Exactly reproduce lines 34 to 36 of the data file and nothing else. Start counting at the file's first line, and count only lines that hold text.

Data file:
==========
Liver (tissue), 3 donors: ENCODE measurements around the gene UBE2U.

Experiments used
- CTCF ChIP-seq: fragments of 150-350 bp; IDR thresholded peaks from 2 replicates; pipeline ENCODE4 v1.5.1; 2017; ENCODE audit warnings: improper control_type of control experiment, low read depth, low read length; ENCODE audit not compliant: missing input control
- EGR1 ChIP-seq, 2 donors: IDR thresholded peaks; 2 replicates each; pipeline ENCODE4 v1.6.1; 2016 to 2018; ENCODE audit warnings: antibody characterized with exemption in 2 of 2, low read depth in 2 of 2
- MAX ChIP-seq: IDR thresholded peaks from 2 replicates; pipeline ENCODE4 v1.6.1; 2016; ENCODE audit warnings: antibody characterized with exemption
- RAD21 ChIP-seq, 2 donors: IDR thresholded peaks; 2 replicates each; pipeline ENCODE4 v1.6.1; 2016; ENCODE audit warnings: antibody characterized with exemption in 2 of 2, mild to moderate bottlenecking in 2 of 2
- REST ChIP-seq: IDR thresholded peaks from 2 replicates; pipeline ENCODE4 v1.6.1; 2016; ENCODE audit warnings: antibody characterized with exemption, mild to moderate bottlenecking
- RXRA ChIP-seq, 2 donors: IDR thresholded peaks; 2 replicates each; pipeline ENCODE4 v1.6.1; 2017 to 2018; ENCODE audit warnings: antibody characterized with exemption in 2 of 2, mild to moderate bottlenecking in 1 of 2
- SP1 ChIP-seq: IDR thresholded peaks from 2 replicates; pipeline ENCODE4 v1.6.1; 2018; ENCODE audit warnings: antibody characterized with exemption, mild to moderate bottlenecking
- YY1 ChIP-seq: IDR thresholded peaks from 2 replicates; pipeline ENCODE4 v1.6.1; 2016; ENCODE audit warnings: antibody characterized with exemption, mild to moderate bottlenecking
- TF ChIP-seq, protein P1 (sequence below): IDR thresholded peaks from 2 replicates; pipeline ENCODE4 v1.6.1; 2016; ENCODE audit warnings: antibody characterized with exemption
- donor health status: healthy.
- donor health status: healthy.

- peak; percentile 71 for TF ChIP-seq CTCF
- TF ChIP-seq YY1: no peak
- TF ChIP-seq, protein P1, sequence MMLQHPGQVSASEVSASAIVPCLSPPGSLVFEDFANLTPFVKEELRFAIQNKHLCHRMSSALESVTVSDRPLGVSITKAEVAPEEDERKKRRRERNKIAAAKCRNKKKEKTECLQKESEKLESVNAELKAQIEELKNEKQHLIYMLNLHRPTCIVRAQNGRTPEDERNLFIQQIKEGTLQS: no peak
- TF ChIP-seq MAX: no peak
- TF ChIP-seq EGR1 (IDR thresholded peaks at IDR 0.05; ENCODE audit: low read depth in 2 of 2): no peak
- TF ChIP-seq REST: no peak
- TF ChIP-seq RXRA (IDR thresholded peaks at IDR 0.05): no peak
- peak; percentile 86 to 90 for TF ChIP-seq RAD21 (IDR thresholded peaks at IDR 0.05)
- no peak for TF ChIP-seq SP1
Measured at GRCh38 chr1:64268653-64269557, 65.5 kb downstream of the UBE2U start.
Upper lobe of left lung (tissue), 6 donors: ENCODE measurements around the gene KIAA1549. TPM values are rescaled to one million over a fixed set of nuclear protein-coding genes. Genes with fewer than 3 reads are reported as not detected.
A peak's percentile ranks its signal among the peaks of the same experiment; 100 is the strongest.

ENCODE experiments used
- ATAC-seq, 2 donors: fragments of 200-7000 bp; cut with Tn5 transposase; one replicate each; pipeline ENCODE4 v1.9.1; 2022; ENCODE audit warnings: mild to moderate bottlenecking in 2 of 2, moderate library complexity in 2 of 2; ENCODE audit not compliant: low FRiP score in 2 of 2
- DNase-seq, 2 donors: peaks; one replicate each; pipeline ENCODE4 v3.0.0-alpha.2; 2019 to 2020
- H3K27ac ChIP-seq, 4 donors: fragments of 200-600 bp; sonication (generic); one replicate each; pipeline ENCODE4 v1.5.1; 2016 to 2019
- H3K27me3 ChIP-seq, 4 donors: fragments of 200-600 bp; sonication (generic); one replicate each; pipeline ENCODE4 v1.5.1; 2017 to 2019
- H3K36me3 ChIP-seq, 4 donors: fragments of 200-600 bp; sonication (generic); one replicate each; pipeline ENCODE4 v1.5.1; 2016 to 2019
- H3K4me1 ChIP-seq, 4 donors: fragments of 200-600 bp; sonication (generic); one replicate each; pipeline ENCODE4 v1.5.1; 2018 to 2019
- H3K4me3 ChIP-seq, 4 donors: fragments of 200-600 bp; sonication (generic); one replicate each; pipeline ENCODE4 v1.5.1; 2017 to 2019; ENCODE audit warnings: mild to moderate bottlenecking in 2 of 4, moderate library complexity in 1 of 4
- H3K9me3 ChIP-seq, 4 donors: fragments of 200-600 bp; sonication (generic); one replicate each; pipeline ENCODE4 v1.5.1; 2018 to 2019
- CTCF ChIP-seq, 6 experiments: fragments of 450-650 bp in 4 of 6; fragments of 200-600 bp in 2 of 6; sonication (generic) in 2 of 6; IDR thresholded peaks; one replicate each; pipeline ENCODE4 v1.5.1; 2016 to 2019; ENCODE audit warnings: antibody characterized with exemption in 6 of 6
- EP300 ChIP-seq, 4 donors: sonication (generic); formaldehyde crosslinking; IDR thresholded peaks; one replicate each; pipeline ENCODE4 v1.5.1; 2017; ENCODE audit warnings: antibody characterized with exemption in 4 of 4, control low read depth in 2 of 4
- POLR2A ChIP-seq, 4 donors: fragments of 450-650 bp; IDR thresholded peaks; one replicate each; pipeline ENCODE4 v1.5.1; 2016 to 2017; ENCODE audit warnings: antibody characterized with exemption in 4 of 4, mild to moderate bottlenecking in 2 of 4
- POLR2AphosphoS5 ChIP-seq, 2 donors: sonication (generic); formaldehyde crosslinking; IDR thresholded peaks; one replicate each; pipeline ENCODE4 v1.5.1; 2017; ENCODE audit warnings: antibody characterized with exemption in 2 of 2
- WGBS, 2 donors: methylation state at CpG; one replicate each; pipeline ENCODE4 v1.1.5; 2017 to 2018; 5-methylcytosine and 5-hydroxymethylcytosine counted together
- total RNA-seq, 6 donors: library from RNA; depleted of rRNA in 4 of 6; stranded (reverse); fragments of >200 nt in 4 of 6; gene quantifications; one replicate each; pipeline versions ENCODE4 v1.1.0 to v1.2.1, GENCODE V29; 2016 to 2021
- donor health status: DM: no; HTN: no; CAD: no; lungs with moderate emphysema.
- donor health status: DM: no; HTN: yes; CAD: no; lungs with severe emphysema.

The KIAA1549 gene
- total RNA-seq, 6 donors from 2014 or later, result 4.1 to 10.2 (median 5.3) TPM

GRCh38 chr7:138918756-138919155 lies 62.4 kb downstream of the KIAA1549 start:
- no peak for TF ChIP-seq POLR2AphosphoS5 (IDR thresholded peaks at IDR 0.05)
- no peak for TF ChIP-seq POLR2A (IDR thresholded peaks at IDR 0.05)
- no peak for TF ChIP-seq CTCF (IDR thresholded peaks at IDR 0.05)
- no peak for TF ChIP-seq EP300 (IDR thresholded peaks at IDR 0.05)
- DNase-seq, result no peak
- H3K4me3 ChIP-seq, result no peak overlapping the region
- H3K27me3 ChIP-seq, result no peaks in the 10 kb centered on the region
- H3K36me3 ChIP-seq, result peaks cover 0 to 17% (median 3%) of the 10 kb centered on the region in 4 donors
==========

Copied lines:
- H3K9me3 ChIP-seq, 4 donors: fragments of 200-600 bp; sonication (generic); one replicate each; pipeline ENCODE4 v1.5.1; 2018 to 2019
- CTCF ChIP-seq, 6 experiments: fragments of 450-650 bp in 4 of 6; fragments of 200-600 bp in 2 of 6; sonication (generic) in 2 of 6; IDR thresholded peaks; one replicate each; pipeline ENCODE4 v1.5.1; 2016 to 2019; ENCODE audit warnings: antibody characterized with exemption in 6 of 6
- EP300 ChIP-seq, 4 donors: sonication (generic); formaldehyde crosslinking; IDR thresholded peaks; one replicate each; pipeline ENCODE4 v1.5.1; 2017; ENCODE audit warnings: antibody characterized with exemption in 4 of 4, control low read depth in 2 of 4